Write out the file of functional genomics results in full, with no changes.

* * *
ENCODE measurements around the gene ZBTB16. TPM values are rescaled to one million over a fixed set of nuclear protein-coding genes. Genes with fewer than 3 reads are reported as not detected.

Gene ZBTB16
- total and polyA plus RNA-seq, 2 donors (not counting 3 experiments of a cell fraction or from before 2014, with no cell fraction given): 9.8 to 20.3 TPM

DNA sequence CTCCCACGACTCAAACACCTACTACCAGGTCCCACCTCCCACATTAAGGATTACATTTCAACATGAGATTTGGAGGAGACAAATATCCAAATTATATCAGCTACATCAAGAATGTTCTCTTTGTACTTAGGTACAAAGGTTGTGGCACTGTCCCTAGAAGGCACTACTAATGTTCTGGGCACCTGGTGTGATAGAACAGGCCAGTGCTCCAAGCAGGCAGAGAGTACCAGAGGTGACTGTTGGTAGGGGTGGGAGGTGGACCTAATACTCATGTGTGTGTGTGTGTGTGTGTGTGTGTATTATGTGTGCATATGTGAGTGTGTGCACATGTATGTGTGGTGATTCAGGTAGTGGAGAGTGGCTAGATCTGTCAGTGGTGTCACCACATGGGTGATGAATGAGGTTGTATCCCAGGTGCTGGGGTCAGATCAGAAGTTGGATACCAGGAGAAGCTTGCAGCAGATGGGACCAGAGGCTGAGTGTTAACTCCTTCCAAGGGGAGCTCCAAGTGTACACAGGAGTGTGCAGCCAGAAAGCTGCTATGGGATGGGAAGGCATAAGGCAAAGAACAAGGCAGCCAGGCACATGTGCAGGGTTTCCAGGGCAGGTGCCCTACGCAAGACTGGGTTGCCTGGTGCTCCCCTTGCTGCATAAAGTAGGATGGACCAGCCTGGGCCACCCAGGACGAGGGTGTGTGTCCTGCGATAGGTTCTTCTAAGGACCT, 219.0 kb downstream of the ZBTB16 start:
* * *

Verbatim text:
ENCODE measurements around the gene ZBTB16. TPM values are rescaled to one million over a fixed set of nuclear protein-coding genes. Genes with fewer than 3 reads are reported as not detected.

Gene ZBTB16
- total and polyA plus RNA-seq, 2 donors (not counting 3 experiments of a cell fraction or from before 2014, with no cell fraction given): 9.8 to 20.3 TPM

DNA sequence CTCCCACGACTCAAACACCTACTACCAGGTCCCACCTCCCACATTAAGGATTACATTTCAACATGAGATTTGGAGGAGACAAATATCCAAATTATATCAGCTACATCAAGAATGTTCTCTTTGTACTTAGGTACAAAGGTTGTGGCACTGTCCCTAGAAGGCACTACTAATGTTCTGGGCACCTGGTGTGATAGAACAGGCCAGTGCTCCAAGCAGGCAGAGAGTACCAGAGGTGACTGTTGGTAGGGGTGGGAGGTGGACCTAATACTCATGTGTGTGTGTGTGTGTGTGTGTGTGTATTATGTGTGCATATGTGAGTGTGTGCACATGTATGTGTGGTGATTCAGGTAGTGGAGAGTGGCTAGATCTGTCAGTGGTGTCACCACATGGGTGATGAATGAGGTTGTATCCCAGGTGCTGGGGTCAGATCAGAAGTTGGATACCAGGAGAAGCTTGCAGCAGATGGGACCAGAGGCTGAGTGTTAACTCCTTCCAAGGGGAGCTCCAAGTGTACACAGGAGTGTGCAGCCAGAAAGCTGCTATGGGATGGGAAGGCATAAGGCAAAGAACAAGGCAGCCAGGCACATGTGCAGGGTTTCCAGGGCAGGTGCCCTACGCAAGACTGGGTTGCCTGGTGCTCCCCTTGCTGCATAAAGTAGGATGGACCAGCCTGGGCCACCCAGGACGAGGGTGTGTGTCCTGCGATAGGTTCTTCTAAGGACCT, 219.0 kb downstream of the ZBTB16 start: